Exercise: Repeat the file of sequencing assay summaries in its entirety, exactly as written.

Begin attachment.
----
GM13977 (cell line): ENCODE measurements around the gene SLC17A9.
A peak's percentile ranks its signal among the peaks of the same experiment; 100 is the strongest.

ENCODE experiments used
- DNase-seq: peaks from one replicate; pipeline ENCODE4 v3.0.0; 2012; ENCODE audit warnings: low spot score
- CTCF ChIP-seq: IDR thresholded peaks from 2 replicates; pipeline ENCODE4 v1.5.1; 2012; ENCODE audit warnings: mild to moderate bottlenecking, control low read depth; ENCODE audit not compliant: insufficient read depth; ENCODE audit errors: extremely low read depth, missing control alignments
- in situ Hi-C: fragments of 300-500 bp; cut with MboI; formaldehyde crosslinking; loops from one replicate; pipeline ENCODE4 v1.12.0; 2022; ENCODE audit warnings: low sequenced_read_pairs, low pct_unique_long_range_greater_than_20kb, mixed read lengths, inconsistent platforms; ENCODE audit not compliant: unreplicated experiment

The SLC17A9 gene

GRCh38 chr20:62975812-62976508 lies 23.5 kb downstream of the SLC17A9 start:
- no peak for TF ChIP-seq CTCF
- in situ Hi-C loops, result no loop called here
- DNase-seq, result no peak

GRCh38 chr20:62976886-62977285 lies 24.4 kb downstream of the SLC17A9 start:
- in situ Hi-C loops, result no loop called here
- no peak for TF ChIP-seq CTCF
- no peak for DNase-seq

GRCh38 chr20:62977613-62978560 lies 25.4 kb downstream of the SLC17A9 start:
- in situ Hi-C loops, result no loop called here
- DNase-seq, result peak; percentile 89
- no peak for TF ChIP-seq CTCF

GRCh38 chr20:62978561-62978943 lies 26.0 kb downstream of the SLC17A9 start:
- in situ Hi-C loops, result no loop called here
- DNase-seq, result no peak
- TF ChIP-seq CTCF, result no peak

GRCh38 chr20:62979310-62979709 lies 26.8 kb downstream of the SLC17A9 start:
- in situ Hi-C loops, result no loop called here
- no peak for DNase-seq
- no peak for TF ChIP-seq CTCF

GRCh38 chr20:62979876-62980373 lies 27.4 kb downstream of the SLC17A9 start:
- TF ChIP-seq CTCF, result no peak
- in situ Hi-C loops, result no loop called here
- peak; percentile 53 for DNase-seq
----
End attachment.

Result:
GM13977 (cell line): ENCODE measurements around the gene SLC17A9.
A peak's percentile ranks its signal among the peaks of the same experiment; 100 is the strongest.

ENCODE experiments used
- DNase-seq: peaks from one replicate; pipeline ENCODE4 v3.0.0; 2012; ENCODE audit warnings: low spot score
- CTCF ChIP-seq: IDR thresholded peaks from 2 replicates; pipeline ENCODE4 v1.5.1; 2012; ENCODE audit warnings: mild to moderate bottlenecking, control low read depth; ENCODE audit not compliant: insufficient read depth; ENCODE audit errors: extremely low read depth, missing control alignments
- in situ Hi-C: fragments of 300-500 bp; cut with MboI; formaldehyde crosslinking; loops from one replicate; pipeline ENCODE4 v1.12.0; 2022; ENCODE audit warnings: low sequenced_read_pairs, low pct_unique_long_range_greater_than_20kb, mixed read lengths, inconsistent platforms; ENCODE audit not compliant: unreplicated experiment

The SLC17A9 gene

GRCh38 chr20:62975812-62976508 lies 23.5 kb downstream of the SLC17A9 start:
- no peak for TF ChIP-seq CTCF
- in situ Hi-C loops, result no loop called here
- DNase-seq, result no peak

GRCh38 chr20:62976886-62977285 lies 24.4 kb downstream of the SLC17A9 start:
- in situ Hi-C loops, result no loop called here
- no peak for TF ChIP-seq CTCF
- no peak for DNase-seq

GRCh38 chr20:62977613-62978560 lies 25.4 kb downstream of the SLC17A9 start:
- in situ Hi-C loops, result no loop called here
- DNase-seq, result peak; percentile 89
- no peak for TF ChIP-seq CTCF

GRCh38 chr20:62978561-62978943 lies 26.0 kb downstream of the SLC17A9 start:
- in situ Hi-C loops, result no loop called here
- DNase-seq, result no peak
- TF ChIP-seq CTCF, result no peak

GRCh38 chr20:62979310-62979709 lies 26.8 kb downstream of the SLC17A9 start:
- in situ Hi-C loops, result no loop called here
- no peak for DNase-seq
- no peak for TF ChIP-seq CTCF

GRCh38 chr20:62979876-62980373 lies 27.4 kb downstream of the SLC17A9 start:
- TF ChIP-seq CTCF, result no peak
- in situ Hi-C loops, result no loop called here
- peak; percentile 53 for DNase-seq